I am using Windows (7) trying to create an offline html page that should link to a separate CSS file located in same directory. I tried to use

<link rel="stylesheet" type="text/css" href="/styles.css"  />

but no luck.

And I also want to import another css file named styles2.css within style.css. Didn't check yet but putting @import "style2.css"; on style.css may be not work as well. I can use absolute links like C:\Users\ELITEBOOK\Desktop\offline\style.css but it won't work if I move the folder anywhere else from Desktop. Any help? I mean, any code that calls/adds the link of the folder?

  • Try removing the forward slash if it is in the same directory.
    – Leggy
    Nov 11, 2014 at 18:51
  • That is also working @FirstLegion. What if css's are in subfolder or page.html are in subfolder? Nov 11, 2014 at 19:00
  • If the css is in another directory then you can do <link rel="stylesheet" type="text/css" href="foldername/styles.css" /> If the html is in a subdirector then do this <link rel="stylesheet" type="text/css" href="../styles.css" />
    – Leggy
    Nov 11, 2014 at 19:29

4 Answers 4


Use <link rel="stylesheet" type="text/css" href="./styles.css" /> instead. Note: href="/styles.css" changed to href="./styles.css", which is current directory of your script.

  • Yes! That is damn simple! Thank you. I don't have repu so cant vote up yet. And If i upload those to a server (in public_html) then I have to remove the dot or that work? Nov 11, 2014 at 18:57
  • You can still accept his answer though and that will gain both yourself and him reputation.
    – Leggy
    Nov 11, 2014 at 19:31
  • 2
    @Sahriar: It is common standard practice for your /public_html folder to be the default folder from where your webserver serves contents from. The notation ./ means this directory (i.e. current directory); while / means the root directory (in this case, the directory where /public_html resides). So on your production server, when you want to refer a file from the same folder you are running a script, you can use the ./filename notation. This is basically "Relative Path Referencing". Read this nice wikipedia article on Path: en.m.wikipedia.org/wiki/Path_(computing) Nov 11, 2014 at 20:17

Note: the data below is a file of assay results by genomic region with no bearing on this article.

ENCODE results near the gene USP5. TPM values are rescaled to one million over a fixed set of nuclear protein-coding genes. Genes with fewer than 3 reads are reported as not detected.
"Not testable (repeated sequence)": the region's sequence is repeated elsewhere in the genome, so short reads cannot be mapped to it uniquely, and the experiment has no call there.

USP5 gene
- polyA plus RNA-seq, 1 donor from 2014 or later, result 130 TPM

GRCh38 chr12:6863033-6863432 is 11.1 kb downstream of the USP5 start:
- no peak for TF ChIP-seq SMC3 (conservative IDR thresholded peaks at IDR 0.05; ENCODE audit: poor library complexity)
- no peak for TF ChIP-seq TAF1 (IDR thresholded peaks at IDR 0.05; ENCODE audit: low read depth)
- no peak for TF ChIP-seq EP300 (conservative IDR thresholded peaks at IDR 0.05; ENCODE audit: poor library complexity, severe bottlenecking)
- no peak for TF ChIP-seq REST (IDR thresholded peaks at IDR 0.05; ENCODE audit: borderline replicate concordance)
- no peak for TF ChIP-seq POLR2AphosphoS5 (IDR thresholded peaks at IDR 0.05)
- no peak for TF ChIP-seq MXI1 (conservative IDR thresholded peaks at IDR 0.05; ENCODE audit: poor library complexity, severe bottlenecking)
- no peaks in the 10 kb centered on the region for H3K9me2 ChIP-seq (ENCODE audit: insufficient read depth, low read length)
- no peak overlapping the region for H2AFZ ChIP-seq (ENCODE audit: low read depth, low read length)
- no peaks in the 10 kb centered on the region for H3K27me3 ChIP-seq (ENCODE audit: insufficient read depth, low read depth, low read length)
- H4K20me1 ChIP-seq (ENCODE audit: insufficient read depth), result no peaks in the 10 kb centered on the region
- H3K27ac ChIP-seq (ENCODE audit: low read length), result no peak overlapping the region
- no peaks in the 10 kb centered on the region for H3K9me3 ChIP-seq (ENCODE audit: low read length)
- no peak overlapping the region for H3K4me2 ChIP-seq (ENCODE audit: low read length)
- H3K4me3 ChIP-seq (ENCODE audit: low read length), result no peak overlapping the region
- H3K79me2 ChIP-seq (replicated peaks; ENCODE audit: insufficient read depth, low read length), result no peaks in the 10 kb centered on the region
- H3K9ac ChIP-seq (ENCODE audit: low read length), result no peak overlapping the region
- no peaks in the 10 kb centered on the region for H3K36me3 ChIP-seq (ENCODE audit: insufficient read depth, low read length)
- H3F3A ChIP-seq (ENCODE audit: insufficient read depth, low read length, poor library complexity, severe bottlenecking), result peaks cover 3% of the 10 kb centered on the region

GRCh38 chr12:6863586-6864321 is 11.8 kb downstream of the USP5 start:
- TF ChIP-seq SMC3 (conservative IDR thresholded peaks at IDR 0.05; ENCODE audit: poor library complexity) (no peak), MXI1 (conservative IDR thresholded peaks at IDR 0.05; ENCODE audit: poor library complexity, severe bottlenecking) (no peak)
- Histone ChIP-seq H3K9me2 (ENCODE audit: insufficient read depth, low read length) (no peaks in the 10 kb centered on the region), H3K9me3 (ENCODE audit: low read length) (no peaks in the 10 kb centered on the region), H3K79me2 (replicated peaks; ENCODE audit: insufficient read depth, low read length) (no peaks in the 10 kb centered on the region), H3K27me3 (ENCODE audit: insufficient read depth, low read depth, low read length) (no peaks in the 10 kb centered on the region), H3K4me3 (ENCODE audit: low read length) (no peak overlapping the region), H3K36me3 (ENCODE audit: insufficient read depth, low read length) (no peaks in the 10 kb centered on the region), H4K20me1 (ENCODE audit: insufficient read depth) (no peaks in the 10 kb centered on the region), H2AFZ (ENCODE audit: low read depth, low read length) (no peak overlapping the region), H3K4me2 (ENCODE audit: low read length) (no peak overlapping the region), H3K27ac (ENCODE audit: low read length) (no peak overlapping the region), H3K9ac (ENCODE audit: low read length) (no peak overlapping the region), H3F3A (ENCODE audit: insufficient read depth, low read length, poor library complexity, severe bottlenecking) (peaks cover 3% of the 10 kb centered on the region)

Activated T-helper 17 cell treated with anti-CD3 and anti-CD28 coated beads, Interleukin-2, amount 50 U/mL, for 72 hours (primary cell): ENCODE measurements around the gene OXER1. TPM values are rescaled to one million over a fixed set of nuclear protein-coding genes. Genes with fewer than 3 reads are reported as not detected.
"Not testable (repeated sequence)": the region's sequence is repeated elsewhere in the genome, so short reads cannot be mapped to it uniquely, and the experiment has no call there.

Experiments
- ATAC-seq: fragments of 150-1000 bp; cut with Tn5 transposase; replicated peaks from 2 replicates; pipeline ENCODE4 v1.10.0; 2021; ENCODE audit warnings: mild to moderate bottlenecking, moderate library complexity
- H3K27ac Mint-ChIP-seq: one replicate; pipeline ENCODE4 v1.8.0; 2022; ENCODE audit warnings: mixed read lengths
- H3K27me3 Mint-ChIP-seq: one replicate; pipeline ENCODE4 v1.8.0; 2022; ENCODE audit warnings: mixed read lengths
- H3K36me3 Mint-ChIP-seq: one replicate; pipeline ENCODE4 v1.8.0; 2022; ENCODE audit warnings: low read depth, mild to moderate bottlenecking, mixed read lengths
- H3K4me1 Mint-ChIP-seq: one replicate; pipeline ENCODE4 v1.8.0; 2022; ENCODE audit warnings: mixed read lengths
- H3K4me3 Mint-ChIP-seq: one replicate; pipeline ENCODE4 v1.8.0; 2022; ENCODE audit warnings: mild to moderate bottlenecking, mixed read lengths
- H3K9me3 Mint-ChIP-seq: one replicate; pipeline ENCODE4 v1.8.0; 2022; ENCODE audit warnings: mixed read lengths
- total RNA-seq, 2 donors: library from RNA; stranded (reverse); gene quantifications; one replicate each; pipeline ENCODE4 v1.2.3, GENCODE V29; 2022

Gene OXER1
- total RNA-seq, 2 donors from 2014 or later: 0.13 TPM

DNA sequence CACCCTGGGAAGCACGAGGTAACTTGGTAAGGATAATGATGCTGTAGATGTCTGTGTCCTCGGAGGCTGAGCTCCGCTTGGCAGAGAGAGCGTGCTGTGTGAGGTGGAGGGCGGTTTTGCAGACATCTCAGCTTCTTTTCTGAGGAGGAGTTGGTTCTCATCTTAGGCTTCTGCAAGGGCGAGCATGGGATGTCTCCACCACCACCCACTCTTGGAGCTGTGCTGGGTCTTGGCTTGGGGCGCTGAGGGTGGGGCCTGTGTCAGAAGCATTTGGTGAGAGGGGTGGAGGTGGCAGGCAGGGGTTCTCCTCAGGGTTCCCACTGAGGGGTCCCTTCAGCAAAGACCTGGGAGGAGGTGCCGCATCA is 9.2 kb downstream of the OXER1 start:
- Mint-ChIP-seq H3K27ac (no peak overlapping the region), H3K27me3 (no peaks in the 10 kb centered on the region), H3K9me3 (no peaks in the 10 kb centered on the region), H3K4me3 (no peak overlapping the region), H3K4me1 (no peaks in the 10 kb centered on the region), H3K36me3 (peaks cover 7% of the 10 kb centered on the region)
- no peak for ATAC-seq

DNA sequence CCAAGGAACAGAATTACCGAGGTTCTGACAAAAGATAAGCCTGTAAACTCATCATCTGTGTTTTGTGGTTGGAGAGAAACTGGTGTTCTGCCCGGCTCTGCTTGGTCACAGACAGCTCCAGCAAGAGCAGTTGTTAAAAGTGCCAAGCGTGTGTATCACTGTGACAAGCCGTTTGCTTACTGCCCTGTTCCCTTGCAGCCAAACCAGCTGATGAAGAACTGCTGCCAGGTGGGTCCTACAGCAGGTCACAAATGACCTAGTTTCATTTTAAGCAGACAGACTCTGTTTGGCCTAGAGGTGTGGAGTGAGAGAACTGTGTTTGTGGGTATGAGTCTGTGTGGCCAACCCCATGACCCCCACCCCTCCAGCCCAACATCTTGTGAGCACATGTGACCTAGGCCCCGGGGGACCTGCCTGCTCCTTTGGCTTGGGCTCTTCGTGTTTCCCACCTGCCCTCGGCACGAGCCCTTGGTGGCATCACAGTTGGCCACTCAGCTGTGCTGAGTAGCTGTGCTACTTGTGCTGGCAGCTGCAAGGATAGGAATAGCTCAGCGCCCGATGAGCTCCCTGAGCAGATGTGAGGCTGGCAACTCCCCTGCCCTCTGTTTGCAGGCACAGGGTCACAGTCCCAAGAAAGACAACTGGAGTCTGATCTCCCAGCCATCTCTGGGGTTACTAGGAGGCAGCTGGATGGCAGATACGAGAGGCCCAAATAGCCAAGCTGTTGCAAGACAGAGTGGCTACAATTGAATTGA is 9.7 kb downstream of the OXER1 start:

While the accepted answer is not wrong it's over-complicate things.

If your file is https://www.google.com/b/bananacream/bananas/index.html

<link rel="stylesheet" href="/style.css">

Will try to get https://www.google.com/style.css as the last / tells the file is located in the "root" folder.

<link rel="stylesheet" href="style.css">

Will try to get https://www.google.com/b/bananacream/bananas/style.css as nothing indicate what folder the file is located in it will use the same folder as the requesting file.

<link rel="stylesheet" href="./style.css">

Will try to get https://www.google.com/b/bananacream/bananas/style.css as ./ tell that the file is located in the same folder as the requesting file.

<link rel="stylesheet" href="../style.css">

Will try to get https://www.google.com/b/bananacream/style.css as ../ tell that the file is located in the previous folder as the requesting file.

<link rel="stylesheet" href="../../style.css">

Will try to get https://www.google.com/b/style.css as ../../ tell that the file is located in the folder two steps before as the requesting file.


A general complete answer:

to address through existing folder, use:

<link rel="stylesheet" href="./style.css">

to address through parent folder, use:

<link rel="stylesheet" href="../style.css">

to address through the internet( CDN ) use:


to address through your hard drive use:

<link rel="stylesheet" href='file:///C:/mystyles.css'>

try this one, it worked for me.

 <link rel="stylesheet" href="./main.css">
  • Code blocks on their own are not usually useful answers. If you could please edit your answer and explain what the code you're showing does, and why/how that code answers the question, it could really help.
    – Lea Cohen
    Feb 8, 2015 at 12:57

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